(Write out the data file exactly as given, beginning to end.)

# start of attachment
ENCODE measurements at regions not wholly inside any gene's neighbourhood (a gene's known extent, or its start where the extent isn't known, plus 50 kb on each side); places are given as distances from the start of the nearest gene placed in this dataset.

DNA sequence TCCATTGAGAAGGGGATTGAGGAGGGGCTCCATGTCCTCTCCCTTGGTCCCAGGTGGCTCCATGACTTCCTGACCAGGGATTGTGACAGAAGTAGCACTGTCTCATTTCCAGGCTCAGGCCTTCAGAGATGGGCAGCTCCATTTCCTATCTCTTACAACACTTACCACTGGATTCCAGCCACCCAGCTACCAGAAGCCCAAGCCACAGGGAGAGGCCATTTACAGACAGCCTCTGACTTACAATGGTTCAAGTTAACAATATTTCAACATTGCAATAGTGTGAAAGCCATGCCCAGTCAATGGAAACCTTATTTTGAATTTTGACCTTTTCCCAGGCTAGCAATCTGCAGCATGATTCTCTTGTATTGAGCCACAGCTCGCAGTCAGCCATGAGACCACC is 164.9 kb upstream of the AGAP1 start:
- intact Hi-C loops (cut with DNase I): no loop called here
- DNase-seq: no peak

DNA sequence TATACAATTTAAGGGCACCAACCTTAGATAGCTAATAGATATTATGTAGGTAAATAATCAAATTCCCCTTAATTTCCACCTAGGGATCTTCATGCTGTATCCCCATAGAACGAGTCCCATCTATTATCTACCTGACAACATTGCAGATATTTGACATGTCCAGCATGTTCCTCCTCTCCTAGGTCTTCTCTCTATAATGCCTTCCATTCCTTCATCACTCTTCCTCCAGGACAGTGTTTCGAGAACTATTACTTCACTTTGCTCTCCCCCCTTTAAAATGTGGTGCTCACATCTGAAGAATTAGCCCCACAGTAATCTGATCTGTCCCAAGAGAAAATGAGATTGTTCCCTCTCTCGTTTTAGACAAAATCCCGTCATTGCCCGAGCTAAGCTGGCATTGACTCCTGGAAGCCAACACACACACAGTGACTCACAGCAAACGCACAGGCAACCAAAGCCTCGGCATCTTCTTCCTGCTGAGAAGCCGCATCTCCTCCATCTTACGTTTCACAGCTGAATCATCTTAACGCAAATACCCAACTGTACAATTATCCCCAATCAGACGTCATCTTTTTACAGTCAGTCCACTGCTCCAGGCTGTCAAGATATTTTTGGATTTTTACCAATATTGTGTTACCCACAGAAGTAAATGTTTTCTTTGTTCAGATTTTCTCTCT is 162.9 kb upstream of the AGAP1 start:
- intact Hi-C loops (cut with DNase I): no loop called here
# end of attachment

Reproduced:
ENCODE measurements at regions not wholly inside any gene's neighbourhood (a gene's known extent, or its start where the extent isn't known, plus 50 kb on each side); places are given as distances from the start of the nearest gene placed in this dataset.

DNA sequence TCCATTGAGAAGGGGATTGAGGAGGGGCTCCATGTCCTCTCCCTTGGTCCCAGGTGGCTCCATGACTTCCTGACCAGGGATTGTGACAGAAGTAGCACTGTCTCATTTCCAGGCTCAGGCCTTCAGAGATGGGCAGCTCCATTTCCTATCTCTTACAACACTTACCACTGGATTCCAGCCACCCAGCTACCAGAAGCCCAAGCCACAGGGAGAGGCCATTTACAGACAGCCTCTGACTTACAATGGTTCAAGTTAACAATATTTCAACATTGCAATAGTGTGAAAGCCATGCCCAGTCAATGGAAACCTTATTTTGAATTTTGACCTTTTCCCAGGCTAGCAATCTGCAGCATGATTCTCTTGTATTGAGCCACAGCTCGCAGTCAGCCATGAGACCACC is 164.9 kb upstream of the AGAP1 start:
- intact Hi-C loops (cut with DNase I): no loop called here
- DNase-seq: no peak

DNA sequence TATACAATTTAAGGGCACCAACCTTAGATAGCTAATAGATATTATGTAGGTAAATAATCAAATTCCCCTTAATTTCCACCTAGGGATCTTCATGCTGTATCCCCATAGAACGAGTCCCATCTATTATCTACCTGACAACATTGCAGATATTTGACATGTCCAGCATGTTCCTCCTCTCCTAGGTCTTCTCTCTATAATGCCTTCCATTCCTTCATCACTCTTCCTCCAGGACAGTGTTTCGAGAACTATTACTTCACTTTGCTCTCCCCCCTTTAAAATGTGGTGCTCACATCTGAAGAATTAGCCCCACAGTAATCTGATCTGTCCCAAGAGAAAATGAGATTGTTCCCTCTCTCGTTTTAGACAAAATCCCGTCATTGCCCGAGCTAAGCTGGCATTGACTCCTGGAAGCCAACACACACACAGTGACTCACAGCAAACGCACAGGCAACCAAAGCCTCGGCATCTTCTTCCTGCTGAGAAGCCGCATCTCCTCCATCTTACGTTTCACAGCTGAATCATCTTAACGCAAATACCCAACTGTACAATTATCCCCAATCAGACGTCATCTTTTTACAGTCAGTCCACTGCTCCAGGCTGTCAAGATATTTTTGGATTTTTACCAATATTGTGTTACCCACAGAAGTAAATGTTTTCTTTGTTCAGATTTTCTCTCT is 162.9 kb upstream of the AGAP1 start:
- intact Hi-C loops (cut with DNase I): no loop called here